In December 1986, Horst Hoheisel was commissioned to execute his proposal during documenta 8. On December 10, 1987, the new Aschrott Fountain was inaugurated, and on November 7, 1988 - the 50th anniversary of the November pogrom - a memorial plaque commemorating its troubled history was set into the base.Horst Hoheisel’s new Aschrottbrunnen is a statement that is made all the more powerful by its subtile expression. It brings home to the viewer the extent of the deep wound inflicted at the heart ot Kassel on April 9, 1939, right in front of the City Hall - a wound that will never heal, a wound not to be paved or glossed over. It sparked numerous public debates even while it was being built, evoking great interest among Kassel’s residents. This interest in the Aschrottbrunnen continues today, intriguing especially young people, who are curious to know more about the darkest period ot their city’s history, now rescued from oblivion. For it is a memorial in the deepest sense of the word, a stimulant to memory, a flint to fire debate. And although it is a ,negative form’ and, as such, sunk deep into the ground, it has remained a stumbling block tor those who would prefer it not to be there. When all’s said and done, the new Aschrottbrunnen has indeed become a ,Symbol of Remembrance’, a wish voiced in 1990 by Ester Haß. And that’s no small thing these days tor a memorial. Hans Eichel, State Governor of Hesse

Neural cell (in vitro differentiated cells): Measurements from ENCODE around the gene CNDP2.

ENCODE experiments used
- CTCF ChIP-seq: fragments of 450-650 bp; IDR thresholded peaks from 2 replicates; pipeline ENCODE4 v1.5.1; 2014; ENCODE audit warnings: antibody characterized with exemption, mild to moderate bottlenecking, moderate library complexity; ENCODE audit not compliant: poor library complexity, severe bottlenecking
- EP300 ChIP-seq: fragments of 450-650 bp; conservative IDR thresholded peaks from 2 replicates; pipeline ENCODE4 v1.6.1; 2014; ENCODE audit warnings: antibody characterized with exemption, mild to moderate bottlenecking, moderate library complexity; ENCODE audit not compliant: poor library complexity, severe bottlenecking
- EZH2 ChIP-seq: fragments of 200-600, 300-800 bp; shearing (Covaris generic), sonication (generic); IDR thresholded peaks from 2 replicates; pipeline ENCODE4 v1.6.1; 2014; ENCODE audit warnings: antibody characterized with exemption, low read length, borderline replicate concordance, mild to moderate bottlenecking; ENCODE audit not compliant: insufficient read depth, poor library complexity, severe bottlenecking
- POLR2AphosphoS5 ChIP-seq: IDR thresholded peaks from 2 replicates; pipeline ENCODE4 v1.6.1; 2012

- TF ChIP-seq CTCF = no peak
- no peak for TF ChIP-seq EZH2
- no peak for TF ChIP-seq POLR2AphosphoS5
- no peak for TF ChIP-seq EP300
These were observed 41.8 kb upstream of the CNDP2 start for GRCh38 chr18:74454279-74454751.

,What did the artist have in mind?’ - Ten years after the inauguration of the Aschrottbrunnen, people in Kassel still ask me this question. I like to throw the ball back at them, countering with a question of my own: ,What crossed people’s minds in 1939, when Nazi activists first demolished the fountain and then, by an official ordinance ot the mayor of the city, the remaining pieces were cleared away? What crossed the minds of Kassel’s citizens when, in 1941 and 1942, the deportation trains left from track 3 at the main railway station, deporting more than 3000 Jews from Kassel to Riga, Majdanek and Theresienstadt?’
A simple counter-question is my way of meeting the never-ending stream of attempts to interpret the Shoah. The form that Germans destroyed between 1933 and 1945 can no longer be grasped, either mentally or physically. The destruction of the sandstone form, an ,architectural folly’ as the architect ot City Hall then termed it, was followed by the destruction of the human form. The only way I know to make this loss visible is through a perceptibly empty space, representing the space once occupied. Instead of continuously searching foryet another explanation or interpretation of that which has been lost, I prefer facing the loss as a vanished form. A reflective listening into the void, into the negative of an irretrievable form, where the memory of that which has been lost resounds, is preferable to a mere numb endurance of the facts.
Horst Hoheisel